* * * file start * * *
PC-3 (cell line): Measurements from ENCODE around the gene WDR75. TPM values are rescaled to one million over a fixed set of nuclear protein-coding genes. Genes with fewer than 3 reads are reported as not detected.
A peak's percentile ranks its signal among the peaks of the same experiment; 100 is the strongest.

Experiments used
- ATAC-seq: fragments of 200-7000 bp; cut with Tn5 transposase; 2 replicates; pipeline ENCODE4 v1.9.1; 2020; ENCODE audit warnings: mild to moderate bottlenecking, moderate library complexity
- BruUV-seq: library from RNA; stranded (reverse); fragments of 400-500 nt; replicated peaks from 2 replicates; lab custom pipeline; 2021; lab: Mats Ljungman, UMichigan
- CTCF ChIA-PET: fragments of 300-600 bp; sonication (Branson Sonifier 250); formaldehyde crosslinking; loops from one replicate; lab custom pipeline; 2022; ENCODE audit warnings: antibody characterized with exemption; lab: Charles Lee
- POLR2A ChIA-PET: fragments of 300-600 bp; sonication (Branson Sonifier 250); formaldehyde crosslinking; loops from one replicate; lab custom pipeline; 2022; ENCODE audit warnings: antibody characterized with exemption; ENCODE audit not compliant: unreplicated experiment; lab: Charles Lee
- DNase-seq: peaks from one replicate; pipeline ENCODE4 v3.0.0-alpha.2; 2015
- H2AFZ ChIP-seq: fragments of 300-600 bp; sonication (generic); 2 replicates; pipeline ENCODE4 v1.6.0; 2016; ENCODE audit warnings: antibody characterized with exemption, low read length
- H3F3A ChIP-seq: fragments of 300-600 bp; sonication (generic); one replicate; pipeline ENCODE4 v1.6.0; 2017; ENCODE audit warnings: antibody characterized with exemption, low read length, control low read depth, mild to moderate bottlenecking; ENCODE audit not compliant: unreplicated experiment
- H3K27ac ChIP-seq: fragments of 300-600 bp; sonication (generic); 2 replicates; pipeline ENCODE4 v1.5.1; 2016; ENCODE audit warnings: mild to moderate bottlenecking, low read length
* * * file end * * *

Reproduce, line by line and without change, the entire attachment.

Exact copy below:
PC-3 (cell line): Measurements from ENCODE around the gene WDR75. TPM values are rescaled to one million over a fixed set of nuclear protein-coding genes. Genes with fewer than 3 reads are reported as not detected.
A peak's percentile ranks its signal among the peaks of the same experiment; 100 is the strongest.

Experiments used
- ATAC-seq: fragments of 200-7000 bp; cut with Tn5 transposase; 2 replicates; pipeline ENCODE4 v1.9.1; 2020; ENCODE audit warnings: mild to moderate bottlenecking, moderate library complexity
- BruUV-seq: library from RNA; stranded (reverse); fragments of 400-500 nt; replicated peaks from 2 replicates; lab custom pipeline; 2021; lab: Mats Ljungman, UMichigan
- CTCF ChIA-PET: fragments of 300-600 bp; sonication (Branson Sonifier 250); formaldehyde crosslinking; loops from one replicate; lab custom pipeline; 2022; ENCODE audit warnings: antibody characterized with exemption; lab: Charles Lee
- POLR2A ChIA-PET: fragments of 300-600 bp; sonication (Branson Sonifier 250); formaldehyde crosslinking; loops from one replicate; lab custom pipeline; 2022; ENCODE audit warnings: antibody characterized with exemption; ENCODE audit not compliant: unreplicated experiment; lab: Charles Lee
- DNase-seq: peaks from one replicate; pipeline ENCODE4 v3.0.0-alpha.2; 2015
- H2AFZ ChIP-seq: fragments of 300-600 bp; sonication (generic); 2 replicates; pipeline ENCODE4 v1.6.0; 2016; ENCODE audit warnings: antibody characterized with exemption, low read length
- H3F3A ChIP-seq: fragments of 300-600 bp; sonication (generic); one replicate; pipeline ENCODE4 v1.6.0; 2017; ENCODE audit warnings: antibody characterized with exemption, low read length, control low read depth, mild to moderate bottlenecking; ENCODE audit not compliant: unreplicated experiment
- H3K27ac ChIP-seq: fragments of 300-600 bp; sonication (generic); 2 replicates; pipeline ENCODE4 v1.5.1; 2016; ENCODE audit warnings: mild to moderate bottlenecking, low read length